2021-2022 WGI Board
Mission statement: To support the City-owned Westwood Neighborhood Greenway in maintaining its native landscaping, modeling for visitors the benefits of sustainable practices and native plants, and providing an outdoor green space for purposes of hands-on education, increased biodiversity, and public benefit.
VP- Community Relations
Board Member Biographies
Areas of Expertise
Natural history and resource science, elementary school science curriculum, environmental planning, impact analysis of infrastructure, project management and organization.
As a native Angeleno and newly retired science educator, Annette Mercer offers the Westwood Greenway Inc. Board her generalist knowledge of natural resources, ecosystems, environmental interconnectivity, and science education. She is a member and former president of the homeowner’s association that surrounds the Westwood Neighborhood Greenway.
Career and Related History
As an Environmental Planner and Project Manager for 20 years, Annette wrote and edited Natural Resources Technical Reports, Environmental Impact Reports/Statements and other CEQA and NEPA documents for public infrastructure projects. She then worked for 12 years as the Science Coordinator for the local elementary school, including training faculty in the Next Generation Science Standards curriculum and teaching most of the K-5 science classes. Annette has also completed projects in landscape design and installation, organized a Family Math and Science Night for multiple years, co-led a Girl Scout Troop, mentored a FIRST Robotics team, and taught classroom gardening at all primary grade levels.
Education and Activities
Annette holds a Master of Science in Resource Management from the University of Washington and a BA in Biology (Physiology) from UC San Diego. She has completed field study courses and a wetland delineation certification class. Her hobbies include travel, especially to national parks and reserves, backyard gardening, and native plant landscaping.
What led me to the Greenway
In 1979, during my first quarter at UCLA, I was told that General Motors, Standard Oil, and Firestone Tire had conspired to tear out trolleys nationwide and replace them with GM buses, fueled by Standard Oil, and running on Firestone tires. I was intrigued. Growing up in a Detroit suburb in the 1960s and ‘70s, I had ridden “Detroit Street Railways” buses – but we had no “street railways.” I “hit the books” at UCLA’s Special Collections and Law libraries, submitting “The Demise of The Pacific Electric Railway: Big Business Takes L.A. for a Ride” for both my history and English classes. (Yes, both professors knew I used the same research paper for both.)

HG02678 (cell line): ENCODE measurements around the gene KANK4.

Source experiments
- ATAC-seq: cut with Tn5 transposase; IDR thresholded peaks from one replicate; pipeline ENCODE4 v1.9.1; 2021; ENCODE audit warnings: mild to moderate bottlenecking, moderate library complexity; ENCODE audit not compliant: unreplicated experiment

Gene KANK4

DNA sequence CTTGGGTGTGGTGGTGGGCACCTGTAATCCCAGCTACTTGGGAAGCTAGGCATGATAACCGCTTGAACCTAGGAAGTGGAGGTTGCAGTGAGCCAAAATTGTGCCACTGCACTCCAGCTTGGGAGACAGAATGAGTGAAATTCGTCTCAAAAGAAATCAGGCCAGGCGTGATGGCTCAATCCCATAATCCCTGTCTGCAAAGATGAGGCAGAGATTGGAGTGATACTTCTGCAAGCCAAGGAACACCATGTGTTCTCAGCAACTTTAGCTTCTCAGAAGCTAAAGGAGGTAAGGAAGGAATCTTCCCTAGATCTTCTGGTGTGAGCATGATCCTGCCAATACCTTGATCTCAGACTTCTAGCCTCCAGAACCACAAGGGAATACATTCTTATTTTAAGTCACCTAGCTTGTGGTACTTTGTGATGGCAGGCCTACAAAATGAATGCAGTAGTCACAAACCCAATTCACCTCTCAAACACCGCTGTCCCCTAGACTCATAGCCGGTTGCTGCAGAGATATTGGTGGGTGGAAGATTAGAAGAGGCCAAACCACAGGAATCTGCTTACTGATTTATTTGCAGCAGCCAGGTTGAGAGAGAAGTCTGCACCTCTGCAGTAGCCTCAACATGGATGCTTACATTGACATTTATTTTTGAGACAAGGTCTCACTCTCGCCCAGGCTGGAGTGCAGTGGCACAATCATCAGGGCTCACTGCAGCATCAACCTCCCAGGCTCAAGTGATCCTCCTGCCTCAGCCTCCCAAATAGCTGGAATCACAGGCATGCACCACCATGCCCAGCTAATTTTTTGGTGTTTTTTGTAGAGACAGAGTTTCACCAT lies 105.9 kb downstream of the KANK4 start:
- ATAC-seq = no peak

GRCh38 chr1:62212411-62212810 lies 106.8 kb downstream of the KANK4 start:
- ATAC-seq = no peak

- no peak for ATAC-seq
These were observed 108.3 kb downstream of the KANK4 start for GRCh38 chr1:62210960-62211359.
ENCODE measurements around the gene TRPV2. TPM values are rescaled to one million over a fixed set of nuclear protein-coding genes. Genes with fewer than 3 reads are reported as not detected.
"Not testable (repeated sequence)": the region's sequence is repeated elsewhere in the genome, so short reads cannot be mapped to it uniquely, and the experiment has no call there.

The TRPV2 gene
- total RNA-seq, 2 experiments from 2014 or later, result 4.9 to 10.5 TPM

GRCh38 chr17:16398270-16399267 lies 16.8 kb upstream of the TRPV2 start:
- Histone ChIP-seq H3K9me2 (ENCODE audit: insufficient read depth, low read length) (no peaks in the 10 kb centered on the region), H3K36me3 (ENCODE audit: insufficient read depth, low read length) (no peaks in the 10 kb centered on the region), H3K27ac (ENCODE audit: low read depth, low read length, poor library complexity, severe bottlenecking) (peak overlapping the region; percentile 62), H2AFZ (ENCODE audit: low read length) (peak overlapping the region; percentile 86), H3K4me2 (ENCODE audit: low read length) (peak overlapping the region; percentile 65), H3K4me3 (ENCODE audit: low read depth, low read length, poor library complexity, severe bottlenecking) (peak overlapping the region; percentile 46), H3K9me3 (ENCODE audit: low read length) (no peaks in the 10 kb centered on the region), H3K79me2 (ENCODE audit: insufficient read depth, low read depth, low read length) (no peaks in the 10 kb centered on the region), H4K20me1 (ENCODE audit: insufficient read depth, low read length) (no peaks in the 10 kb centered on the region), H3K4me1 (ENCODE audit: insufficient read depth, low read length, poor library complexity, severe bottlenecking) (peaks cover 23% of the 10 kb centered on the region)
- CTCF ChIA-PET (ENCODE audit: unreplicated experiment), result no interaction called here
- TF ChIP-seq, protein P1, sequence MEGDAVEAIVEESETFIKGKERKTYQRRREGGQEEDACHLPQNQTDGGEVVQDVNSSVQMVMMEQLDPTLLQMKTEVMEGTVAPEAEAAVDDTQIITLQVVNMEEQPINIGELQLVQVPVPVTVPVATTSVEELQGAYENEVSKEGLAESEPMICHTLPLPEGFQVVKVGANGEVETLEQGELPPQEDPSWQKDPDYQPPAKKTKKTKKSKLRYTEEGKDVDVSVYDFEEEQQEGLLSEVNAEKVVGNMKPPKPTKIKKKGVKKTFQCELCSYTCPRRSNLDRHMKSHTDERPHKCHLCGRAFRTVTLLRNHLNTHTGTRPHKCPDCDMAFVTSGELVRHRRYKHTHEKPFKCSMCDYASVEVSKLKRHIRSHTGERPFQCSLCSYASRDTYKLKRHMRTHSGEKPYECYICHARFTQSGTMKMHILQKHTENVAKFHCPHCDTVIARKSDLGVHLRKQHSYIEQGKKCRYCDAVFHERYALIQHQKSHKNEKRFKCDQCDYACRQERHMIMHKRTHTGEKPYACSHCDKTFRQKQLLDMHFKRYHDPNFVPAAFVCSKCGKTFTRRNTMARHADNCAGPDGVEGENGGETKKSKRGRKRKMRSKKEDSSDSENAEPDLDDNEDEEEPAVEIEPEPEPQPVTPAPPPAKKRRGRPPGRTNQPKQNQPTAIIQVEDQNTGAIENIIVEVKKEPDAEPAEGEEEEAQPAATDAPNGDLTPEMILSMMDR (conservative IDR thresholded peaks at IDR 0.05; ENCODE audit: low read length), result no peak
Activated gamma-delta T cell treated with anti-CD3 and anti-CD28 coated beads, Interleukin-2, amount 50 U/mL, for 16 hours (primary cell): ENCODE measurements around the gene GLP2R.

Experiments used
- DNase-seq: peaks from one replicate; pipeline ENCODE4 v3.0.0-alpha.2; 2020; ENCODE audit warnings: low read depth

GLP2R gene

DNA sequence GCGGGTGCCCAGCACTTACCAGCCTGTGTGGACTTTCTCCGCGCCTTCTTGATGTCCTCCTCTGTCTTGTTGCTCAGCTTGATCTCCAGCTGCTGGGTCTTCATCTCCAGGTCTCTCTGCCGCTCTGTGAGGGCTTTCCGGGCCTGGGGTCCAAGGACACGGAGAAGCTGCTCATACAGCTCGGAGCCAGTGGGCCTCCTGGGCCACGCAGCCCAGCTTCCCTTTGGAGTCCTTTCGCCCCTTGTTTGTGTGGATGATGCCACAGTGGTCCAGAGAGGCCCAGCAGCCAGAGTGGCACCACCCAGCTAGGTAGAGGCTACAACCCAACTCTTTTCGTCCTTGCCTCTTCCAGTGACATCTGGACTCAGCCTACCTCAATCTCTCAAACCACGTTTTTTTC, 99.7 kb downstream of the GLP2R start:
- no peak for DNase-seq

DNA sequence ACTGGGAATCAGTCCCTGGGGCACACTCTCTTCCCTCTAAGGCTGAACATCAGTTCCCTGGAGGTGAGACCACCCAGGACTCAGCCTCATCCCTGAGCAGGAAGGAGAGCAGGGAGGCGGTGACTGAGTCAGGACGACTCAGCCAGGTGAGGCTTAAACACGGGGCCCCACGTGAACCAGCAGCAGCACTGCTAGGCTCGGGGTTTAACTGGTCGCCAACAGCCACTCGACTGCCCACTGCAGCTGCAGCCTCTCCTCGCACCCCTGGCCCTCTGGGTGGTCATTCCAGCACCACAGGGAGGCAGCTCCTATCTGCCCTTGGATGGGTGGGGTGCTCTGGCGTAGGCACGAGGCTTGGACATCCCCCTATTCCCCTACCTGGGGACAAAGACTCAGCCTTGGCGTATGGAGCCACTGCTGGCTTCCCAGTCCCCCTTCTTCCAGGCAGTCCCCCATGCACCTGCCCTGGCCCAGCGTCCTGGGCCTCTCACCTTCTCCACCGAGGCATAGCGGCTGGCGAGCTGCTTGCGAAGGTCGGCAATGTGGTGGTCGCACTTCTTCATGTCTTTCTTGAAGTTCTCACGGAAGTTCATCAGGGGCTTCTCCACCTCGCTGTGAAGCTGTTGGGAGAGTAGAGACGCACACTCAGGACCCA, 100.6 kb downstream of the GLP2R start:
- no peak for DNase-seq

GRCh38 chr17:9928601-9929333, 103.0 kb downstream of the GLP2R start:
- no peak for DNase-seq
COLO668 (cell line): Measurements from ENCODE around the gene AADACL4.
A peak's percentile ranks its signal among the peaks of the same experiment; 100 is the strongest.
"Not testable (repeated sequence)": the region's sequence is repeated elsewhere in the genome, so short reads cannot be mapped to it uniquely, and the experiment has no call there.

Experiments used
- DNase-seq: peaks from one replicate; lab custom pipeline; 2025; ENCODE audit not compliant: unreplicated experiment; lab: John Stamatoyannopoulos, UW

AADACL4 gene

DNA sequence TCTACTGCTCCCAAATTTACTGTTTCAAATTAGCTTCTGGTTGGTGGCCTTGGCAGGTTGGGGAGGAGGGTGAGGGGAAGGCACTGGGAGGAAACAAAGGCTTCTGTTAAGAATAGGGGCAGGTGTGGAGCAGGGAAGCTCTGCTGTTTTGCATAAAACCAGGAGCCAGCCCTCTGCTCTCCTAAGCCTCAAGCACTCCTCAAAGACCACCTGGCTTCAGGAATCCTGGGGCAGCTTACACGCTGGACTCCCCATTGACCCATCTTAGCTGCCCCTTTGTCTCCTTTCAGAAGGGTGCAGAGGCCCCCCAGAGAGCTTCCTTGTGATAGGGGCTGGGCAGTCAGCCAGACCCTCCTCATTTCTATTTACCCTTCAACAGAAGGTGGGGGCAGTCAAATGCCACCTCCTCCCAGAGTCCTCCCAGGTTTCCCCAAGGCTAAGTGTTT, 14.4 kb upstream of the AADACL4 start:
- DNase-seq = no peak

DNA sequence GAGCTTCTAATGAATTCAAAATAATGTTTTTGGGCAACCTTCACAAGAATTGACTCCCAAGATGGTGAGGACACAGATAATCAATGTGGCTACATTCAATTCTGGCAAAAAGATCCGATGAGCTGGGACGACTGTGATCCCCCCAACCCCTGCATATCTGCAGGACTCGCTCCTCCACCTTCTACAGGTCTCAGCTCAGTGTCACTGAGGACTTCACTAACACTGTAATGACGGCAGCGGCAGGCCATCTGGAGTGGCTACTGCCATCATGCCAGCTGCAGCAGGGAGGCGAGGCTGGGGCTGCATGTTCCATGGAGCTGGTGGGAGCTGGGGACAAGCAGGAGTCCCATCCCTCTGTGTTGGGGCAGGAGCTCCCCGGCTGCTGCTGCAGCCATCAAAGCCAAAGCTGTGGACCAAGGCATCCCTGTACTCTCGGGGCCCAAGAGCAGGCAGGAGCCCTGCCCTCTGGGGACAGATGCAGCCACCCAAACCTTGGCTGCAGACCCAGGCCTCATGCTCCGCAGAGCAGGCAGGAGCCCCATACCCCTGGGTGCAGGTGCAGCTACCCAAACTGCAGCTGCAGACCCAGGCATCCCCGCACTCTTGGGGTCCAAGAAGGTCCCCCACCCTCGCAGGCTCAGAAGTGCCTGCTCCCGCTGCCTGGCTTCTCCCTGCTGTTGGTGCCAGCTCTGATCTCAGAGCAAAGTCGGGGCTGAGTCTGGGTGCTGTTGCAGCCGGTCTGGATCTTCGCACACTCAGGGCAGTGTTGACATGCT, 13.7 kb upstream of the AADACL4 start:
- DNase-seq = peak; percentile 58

Nearly ten years later – around the time “Who Framed Roger Rabbit” was released, dramatizing the trolley’s demise along the lines of my paper* – I was flying in a helicopter when I spotted railroad tracks in a trench alongside the Santa Monica Freeway. As a Palms resident, I’d crossed the tracks many times, but I didn’t know where they went. I reached out to my city councilmember, suggesting they be reused for transit and found out that the rail was for sale. In the final months of 1989, I married, got my law license, and, along with my bride Amy, began advocating for the return of that transit line. The Expo (now “E”) Line was completed in 2016.
In the following decades, I started my own law practice, had a son, and moved from the Palms side of the tracks to Cheviot Hills, where I was elected to the board of the Cheviot Hills Homeowners’ Association, which had long fought against the train. I met many community members who actively supported the train – among them Sarah Hays (with whom Karen Leonard and I cofounded Light Rail for Cheviot) and Annette Mercer. In January 2007, when I came up with the idea of reviving a buried stream alongside the revived train, Sarah and Annette joined me in what would be a 13-year journey making a daydream a reality, as detailed in our Greenway history page.
Other interests and activities
At Southwestern University School of Law School (J.D., 1989), I originated what I then called the “Community Outreach Program,” an annual mock trial for Hoover Street Elementary School children. As of 2022, it continued under the auspices of Southwestern’s Latino Law Students Association.
Since 2014, I have been a board member of California Streets Initiative, Inc., the nonprofit publisher of “solutions journalism” websites – Streetsblog LA, Streetsblog SF, and Streetsblog CA – focusing on how transportation can make communities stronger, safer, cleaner, and more diverse places to live, work, and play.
From 2009 to 2016, I served as a board member of the City of Los Angeles Bicycle Advisory Committee. Separately, I continue to be associated with the Los Angeles County Bicycle Coalition’s Bike West LA Ambassadors Program. I bicycle for health, recreation, and simply running around. I also enjoy collecting and writing about local history, at my website CheviotHillsHistory.org.